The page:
Thursday, July 18, 2024

What Are The Beginning Signs Of Rheumatoid Arthritis

Skin And Nail Changes

Early Signs of Rheumatoid Arthritis

Inflammatory arthritis, especially PsA, can cause skin and nail changes. For example, rashes associated with PsA and psoriasis can occur anywhere on the body, including on the feet. PsA is also associated with a condition called palmoplantar pustulosis, which can cause tiny, pus-filled blisters on the soles of the feet.

Up to 80% of people with PsA will have nail involvement. Toenail symptoms are also common in people with RA.

Nail changes associated with arthritis include pitting , discoloration, brittle nails, and onycholysis .

Signs Of Rheumatoid Arthritis

What is rheumatoid arthritis?Rheumatoid arthritis is an autoimmune disorder that causes chronic inflammation of joints. Rheumatoid arthritis tends to begin slowly with minor symptoms that come and go, usually on both sides of the body, and progress over a period of weeks or months. Symptoms of this chronic disease vary from person to person and can change from day to day. Bouts of disease activity are called flare-ups, and inactive periods are called remission.

FatigueYou may feel unusually fatigued well before any other symptoms become obvious. Fatigue can precede the onset of other symptoms by weeks or months. It may come and go from week to week or day to day. Fatigue is sometimes accompanied by a general feeling of ill health or even depression.

Morning stiffnessMorning stiffness is often an early sign of arthritis. Stiffness that lasts for a few minutes is usually a symptom of a degenerative form of arthritis. Stiffness that lasts for several hours is generally a symptom of inflammatory arthritis and is typical of RA. You may also feel stiffness after any period of prolonged inactivity like napping or sitting.

Joint stiffnessStiffness in one or more of the smaller joints is a common early sign of RA. This can occur at any time of day, whether you are active or not. Typically, stiffness begins in the joints of the hands. It usually comes on slowly, although it can come on suddenly and affect multiple joints over the course of one or two days.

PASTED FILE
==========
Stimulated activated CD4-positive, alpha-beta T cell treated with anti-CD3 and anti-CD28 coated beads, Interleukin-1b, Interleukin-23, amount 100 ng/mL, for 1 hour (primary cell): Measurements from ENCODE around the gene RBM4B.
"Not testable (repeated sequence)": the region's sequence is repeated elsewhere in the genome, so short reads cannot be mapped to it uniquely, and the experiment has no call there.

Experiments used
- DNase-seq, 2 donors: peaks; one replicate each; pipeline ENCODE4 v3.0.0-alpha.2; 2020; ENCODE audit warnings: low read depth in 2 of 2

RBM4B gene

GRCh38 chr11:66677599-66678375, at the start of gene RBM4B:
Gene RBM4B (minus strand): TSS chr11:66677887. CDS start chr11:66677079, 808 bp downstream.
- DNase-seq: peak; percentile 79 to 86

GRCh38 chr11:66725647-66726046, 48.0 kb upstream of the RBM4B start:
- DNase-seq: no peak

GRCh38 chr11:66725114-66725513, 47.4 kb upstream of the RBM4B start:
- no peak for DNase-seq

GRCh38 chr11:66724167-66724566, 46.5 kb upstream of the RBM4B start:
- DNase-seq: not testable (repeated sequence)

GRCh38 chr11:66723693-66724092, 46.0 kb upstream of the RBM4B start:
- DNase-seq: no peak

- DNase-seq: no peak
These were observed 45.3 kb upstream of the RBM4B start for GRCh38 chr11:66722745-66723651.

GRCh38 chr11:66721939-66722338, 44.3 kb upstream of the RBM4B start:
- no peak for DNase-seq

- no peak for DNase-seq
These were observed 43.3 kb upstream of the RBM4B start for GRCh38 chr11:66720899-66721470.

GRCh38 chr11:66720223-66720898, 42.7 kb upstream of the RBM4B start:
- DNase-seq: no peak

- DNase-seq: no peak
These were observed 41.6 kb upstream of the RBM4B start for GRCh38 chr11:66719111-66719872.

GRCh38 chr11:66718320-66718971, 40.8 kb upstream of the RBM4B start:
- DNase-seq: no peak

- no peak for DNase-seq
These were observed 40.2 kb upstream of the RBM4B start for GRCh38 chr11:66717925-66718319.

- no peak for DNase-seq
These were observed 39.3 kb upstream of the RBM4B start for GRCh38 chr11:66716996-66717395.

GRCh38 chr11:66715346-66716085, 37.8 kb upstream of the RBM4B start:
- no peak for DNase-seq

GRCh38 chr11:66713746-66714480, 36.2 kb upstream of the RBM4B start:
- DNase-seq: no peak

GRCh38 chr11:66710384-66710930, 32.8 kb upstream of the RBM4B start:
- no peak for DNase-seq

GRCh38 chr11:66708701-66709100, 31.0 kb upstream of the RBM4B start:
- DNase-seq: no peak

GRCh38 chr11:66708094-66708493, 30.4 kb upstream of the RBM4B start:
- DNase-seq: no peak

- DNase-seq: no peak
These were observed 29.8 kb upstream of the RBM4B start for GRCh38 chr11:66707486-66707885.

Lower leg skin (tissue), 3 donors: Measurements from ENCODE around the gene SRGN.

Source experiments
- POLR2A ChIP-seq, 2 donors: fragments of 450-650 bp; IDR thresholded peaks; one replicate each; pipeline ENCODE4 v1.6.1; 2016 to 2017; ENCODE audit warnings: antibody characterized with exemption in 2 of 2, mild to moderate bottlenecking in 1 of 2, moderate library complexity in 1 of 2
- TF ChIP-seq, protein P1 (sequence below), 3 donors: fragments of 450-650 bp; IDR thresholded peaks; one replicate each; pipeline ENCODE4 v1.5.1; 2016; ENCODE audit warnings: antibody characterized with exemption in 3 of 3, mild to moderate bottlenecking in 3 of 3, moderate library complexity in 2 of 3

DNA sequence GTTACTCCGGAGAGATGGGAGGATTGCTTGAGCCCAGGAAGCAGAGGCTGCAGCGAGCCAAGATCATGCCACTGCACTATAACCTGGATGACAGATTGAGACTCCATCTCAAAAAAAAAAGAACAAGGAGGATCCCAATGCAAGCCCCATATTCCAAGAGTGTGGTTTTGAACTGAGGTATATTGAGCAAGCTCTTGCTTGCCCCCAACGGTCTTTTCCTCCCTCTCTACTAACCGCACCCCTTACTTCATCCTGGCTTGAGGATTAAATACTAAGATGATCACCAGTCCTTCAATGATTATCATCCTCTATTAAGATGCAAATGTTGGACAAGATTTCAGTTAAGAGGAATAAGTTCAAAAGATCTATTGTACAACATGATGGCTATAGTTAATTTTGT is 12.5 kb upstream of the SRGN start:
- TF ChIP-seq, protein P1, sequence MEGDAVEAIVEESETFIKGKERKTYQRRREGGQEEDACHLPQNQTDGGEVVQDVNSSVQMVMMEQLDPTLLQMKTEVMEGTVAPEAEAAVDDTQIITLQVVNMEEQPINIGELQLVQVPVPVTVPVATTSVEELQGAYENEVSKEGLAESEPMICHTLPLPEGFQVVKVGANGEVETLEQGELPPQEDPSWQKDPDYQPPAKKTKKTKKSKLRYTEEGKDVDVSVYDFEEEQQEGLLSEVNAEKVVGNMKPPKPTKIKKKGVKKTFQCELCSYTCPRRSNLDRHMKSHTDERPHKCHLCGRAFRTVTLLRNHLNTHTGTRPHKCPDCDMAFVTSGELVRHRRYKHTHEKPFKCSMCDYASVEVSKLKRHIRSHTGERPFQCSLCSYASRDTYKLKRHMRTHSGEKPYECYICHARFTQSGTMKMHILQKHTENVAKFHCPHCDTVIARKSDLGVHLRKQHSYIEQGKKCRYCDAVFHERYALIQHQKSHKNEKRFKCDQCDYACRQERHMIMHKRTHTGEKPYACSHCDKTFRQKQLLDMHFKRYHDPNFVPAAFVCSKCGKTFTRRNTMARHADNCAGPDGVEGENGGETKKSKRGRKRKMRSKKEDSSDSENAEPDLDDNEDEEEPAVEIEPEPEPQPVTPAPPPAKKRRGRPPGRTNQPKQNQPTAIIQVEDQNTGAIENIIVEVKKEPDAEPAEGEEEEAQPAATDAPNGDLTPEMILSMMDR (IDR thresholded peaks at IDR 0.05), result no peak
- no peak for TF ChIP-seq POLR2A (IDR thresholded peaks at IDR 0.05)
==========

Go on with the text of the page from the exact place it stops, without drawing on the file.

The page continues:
You Might Be Aware Of Joint Pain But Its Important To Be Aware Of The Other Ra Symptoms That Can Help Clinch A Diagnosis

Aches and pains are a common part of life at every age, and can occur for many reasons an especially tough workout, too much snow shoveling, lifting something the wrong way, dancing too enthusiastically, or engaging in repetitive hand motions like typing or knitting.

But pain is also the most common symptom of rheumatoid arthritis , a chronic, inflammatory disorder in which the bodys own immune system attacks the lining of the membranes that surround the joints. According to the American College of Rheumatology, RA is the most common type of autoimmune arthritis, affecting more than 1.3 million Americans 75 percent of whom are women. The disease usually strikes first between the ages of 30 and 60.

The symptoms of RA may be obvious or not, and can sometimes mimic other diseases, especially in the early stages. The most common symptoms of RA such as pain, swelling, and tenderness around the joints tend to come on gradually. People may discount minor pains or morning achiness as just a sign of aging or indication of an overuse injury. It may take a while before someone suspects that RA is the cause of their discomfort. But rheumatoid arthritis has many other symptoms as well, and recognizing what they are can help patients get diagnosed and treated as early as possible, so they can prevent or minimize permanent damage to the joints, and lead active, less-painful lives.

Also Check: What Doctor To See For Psoriatic Arthritis

Symptoms Of Progressive Rheumatoid Arthritis

Here are some general warning signs and symptoms that you may have developed progressive rheumatoid arthritis:

The active state of the disease is becoming more frequent Flare-ups are occurring regularly and lasting for longer periods of time Your pain and swelling are becoming more intense, spreading throughout other areas of your body Your diagnosis occurred early on, and so the disease has had a long time to develop You are beginning to develop rheumatoid nodules that you didnt have before Your blood tests show high levels of Rheumatoid Factor or anti-CCP

If you suspect that your rheumatoid arthritis has become progressive, consult your rheumatologist to determine the changes in your condition and discuss potential adjustments to your treatment plan.

Other Early Symptoms Of Rheumatoid Arthritis

Feel free to use all of these arthritis secrets that will ...

Numbness or Tingling